Hiking, snorkelling, birdwatching, biking: these days you can walk, go for a bike ride. Take in the most authentic scents of the Mediterranean and eat locally produced food on the former prison islands in the Tuscan Archipelago.
Gorgona, Capraia, Montecristo and Pianosa are still not fully accessible to tourists. In some cases, this is because the prisons are still in operation, but it’s also mostly due to the fact that these islands are delicate oases of nature, like the island of Montecristo, which remains well-preserved thanks to strictly limited access to visitors.
Read on for our recommended itinerary through some of these islands: Gorgona, the smallest, immersed in crystal-clear waters off the coast of Livorno and home to a prison farm; Pianosa, a flat sheet of land surrounded by sea that once hosted the oldest of all the prisons in the archipelago, today one of the best-preserved examples of the Mediterranean ecosystem, with crystalline sea bottoms, cliffs and plenty of opportunities for outdoor activities both on foot and by bike; and Isola d’Elba, the largest island in the archipelago and Napoleon’s unique choice for his exile and imprisonment: the frigate HMS Undaunted delivered him to Portoferraio on May 4th, 1814.
We depart for the island first thing in the morning from Livorno, which soon appears on the horizon after a short journey of just over an hour. Gorgona is still a prison headquarters, so the visit is only available in groups and visitors can’t leave the main path. Cameras and smartphones are not allowed, so officials will hold onto them during the visit. Apart from these small restrictions, Gorgona offers the tranquillity and silence that can be expected on an island immersed in the colours and scents of the Mediterranean.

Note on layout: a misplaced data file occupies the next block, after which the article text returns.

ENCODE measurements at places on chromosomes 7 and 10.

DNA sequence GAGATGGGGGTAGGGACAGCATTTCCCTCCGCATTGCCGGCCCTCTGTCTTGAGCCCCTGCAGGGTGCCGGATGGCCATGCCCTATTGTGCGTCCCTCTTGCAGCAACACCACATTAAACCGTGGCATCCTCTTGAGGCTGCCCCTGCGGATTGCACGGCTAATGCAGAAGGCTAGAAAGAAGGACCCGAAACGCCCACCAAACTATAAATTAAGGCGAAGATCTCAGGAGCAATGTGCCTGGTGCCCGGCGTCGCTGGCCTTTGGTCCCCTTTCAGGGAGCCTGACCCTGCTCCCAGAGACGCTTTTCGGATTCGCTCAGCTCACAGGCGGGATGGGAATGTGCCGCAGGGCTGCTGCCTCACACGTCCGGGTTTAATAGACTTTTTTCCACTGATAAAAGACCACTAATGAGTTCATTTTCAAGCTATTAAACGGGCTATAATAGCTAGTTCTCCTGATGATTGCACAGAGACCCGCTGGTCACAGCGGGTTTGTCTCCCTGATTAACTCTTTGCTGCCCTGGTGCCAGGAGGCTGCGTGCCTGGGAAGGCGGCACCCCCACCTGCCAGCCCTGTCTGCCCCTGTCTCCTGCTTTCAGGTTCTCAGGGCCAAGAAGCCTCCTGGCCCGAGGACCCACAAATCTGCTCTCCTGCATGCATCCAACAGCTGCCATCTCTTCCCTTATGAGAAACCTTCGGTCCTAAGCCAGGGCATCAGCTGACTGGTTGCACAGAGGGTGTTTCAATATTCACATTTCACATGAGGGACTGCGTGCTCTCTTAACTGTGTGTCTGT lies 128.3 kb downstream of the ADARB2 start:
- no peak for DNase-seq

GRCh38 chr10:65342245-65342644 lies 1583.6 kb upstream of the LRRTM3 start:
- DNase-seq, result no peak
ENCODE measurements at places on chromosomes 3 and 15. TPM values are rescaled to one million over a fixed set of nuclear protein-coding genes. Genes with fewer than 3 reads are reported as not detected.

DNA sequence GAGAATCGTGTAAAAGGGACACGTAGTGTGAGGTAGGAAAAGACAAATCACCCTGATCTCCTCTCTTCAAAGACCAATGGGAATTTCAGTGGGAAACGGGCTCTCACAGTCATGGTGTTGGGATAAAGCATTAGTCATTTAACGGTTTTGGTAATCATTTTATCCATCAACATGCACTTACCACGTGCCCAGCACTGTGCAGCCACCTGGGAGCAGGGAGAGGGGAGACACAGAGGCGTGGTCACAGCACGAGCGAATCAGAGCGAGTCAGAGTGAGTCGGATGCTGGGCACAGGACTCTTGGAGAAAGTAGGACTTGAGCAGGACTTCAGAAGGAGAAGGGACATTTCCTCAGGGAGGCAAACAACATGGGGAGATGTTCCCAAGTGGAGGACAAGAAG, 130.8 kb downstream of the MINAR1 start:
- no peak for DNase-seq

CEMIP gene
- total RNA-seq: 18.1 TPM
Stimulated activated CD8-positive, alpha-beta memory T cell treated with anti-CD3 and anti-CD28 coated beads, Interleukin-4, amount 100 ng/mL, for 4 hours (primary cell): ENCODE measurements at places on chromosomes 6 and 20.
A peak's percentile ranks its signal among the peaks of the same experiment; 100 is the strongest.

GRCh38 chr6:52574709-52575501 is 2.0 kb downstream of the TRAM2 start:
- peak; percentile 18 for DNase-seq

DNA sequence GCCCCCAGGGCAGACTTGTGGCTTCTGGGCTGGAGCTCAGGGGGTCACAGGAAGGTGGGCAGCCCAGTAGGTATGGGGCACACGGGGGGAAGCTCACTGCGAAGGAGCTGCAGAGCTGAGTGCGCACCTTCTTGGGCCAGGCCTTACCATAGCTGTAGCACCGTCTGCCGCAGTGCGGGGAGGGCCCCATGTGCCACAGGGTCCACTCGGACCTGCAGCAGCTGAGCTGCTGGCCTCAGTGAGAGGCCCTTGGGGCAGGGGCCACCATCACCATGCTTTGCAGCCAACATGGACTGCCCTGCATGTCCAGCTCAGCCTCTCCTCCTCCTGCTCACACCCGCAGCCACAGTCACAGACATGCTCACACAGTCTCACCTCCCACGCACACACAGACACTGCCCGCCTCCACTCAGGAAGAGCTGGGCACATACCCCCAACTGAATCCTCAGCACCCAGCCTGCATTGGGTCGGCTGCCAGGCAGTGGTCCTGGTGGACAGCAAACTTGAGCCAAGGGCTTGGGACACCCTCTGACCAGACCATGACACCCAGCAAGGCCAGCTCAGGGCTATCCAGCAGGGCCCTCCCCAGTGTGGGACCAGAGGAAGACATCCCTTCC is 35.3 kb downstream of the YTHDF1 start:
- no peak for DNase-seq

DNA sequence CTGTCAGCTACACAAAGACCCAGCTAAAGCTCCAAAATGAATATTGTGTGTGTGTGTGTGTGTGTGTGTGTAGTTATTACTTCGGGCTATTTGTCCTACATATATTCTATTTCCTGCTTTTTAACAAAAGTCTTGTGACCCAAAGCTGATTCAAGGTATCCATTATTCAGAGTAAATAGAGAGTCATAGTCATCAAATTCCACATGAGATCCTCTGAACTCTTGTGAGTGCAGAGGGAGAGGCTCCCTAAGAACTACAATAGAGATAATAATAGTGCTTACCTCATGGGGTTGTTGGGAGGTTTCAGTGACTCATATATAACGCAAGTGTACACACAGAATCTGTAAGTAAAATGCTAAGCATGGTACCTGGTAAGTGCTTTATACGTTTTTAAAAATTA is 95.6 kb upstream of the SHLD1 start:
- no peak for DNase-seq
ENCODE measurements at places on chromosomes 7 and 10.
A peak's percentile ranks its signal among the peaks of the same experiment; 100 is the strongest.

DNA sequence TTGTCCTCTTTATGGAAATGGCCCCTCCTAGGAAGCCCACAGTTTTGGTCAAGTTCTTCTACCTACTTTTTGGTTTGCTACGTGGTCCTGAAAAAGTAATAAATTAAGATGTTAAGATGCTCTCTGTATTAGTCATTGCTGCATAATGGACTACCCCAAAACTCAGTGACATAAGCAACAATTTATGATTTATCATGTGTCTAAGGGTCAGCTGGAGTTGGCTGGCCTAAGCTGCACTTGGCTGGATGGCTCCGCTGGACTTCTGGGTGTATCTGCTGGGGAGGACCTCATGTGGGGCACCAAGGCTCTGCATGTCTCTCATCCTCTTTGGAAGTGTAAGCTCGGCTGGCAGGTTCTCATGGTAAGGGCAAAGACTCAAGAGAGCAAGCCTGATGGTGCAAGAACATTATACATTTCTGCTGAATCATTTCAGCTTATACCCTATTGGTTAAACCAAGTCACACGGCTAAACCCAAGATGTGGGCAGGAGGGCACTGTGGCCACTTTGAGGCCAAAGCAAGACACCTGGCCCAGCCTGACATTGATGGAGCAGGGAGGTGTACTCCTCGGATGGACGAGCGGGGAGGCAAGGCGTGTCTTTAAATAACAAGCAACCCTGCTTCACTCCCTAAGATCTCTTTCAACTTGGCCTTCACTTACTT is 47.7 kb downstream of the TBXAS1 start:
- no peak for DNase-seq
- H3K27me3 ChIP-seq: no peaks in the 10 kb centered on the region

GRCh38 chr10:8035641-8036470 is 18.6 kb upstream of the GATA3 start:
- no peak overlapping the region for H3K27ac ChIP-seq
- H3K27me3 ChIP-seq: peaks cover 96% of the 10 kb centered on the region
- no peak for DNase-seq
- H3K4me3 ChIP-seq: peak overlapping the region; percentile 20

The itinerary usually includes a walk on the white roads, through the residential area and in the tranquillity of the pine groves and oak tree forests. You can eat a lunch of locally produced (0 km) products prepared by the inmates and offered at the “Prison Picnic,” served at wooden tables under the shade of the oak trees. In the afternoon, you’ll visit the Old Tower, built by the Pisans, the Church of San Gorgonio and Maestra Bay. In the summer, you can go swimming in the clear waters of the marina before returning to Livorno.
To organize a visit, you ned to reserve a spot at the Livorno Tourist Office: comune.livorno.it
After Livorno, we’ll go by car to Piombino, where we’ll catch the ferry to Portoferraio. We’ll dedicate the morning to a quick excursion on the Enfola Promontory, an itinerary that offers panoramic views of the coast and immerses you in the scents of the Mediterranean scrub.
The route begins amongst the sandy white beaches of Scaglieri and Forno, before moving to Punta Penisola, surrounded by a dense forest of oak trees, typical of the Elban scrub, and ending at the Gulf of Viticcio and the large piazza on the Enfola Promontory, where you’ll find a historic tuna-fishing net. After this walk, we’ll return to town and in the afternoon, visit some places linked to Napoleon: the Town Hall, once the bakery that made bread for the Cosimo I’s garrison and Napoleon’s two residences, Villa dei Mulini, with its garden overlooking the sea, and Villa San Martino, his summer residence.
The walk continues through the streets of the historic centre, with its fish markets and small shops. We recommend stopping for an aperitivo to taste one of Elba’s DOC wines.
We’ll spend the night in Portoferrio and in the morning, we’ll head to Marina di Campo, where a ferry will take us to Pianosa.
From Marina di Campo, we’ll cross the stretch of sea that separates Elba from Pianosa, where we’ll arrive in about an hour. From the small port, it’s an easy walk along the coast as we explore the nature and history of the island and its penal colony. Next is a visit to the ruins of the villa of Agrippa Postumo, Emperor Augustus’s grandson, who was exiled to the island following a political move that favoured Tiberius’s ascent to the throne.
After the villa, another set of ruins awaits us: the so-called Casa del Marchese, or Marquis’s House, located – not by coincidence – at the point furthest from the port. This is where inmates suffering from tuberculosis were sent to recover.
One of the most beautiful coves on the island is found nearby. As we wait for the ferry that will take us back to Elba, let’s take a walk through the ghost town and its streets named after figures tied to the fight against the mafia. Access to Pianosa is limited to 330 people per day. Activities by bike and on foot as well as snorkelling in the clear, blue waters of the small bays can be organized for visitors.